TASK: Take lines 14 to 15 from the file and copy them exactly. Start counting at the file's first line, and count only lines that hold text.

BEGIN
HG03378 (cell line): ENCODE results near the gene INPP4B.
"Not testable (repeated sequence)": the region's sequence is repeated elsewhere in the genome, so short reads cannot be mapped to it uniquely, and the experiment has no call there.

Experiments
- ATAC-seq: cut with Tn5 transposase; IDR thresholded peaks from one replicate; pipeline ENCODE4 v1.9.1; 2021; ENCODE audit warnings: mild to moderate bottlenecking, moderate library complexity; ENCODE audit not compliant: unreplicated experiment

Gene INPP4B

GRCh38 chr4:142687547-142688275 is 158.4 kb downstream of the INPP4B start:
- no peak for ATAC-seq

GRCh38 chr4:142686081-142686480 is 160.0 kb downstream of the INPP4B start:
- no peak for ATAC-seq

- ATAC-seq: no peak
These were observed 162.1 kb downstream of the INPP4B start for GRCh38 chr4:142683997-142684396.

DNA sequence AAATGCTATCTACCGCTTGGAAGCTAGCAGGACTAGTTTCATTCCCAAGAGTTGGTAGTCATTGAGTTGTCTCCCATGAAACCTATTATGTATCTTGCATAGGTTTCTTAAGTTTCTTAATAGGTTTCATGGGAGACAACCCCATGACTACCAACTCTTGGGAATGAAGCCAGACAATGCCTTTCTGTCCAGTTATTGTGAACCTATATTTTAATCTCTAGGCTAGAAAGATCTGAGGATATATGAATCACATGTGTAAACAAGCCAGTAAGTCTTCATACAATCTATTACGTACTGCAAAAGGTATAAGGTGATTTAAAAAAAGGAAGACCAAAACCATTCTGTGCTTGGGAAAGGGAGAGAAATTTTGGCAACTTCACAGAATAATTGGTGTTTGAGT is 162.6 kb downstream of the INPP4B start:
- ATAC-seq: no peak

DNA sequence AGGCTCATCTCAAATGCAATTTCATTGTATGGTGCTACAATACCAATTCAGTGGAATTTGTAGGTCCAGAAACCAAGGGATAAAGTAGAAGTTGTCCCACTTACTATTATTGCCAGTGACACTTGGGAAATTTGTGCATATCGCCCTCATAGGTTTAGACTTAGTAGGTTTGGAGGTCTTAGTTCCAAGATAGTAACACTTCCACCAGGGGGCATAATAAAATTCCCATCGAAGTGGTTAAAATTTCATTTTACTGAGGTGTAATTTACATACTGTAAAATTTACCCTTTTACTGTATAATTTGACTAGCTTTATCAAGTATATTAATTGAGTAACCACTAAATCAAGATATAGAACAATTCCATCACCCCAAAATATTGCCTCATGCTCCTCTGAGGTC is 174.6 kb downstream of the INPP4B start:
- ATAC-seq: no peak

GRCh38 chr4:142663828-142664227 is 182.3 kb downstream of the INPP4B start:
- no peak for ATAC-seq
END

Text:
DNA sequence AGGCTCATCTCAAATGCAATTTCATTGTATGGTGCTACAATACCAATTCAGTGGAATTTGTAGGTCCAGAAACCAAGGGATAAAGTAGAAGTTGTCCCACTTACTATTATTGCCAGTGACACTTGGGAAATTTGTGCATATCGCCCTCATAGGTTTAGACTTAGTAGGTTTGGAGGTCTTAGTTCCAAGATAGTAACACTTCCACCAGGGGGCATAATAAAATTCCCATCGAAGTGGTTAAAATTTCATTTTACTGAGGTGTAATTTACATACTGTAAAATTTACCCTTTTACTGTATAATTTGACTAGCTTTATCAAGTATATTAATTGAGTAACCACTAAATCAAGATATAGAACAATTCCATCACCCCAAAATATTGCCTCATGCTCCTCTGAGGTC is 174.6 kb downstream of the INPP4B start:
- ATAC-seq: no peak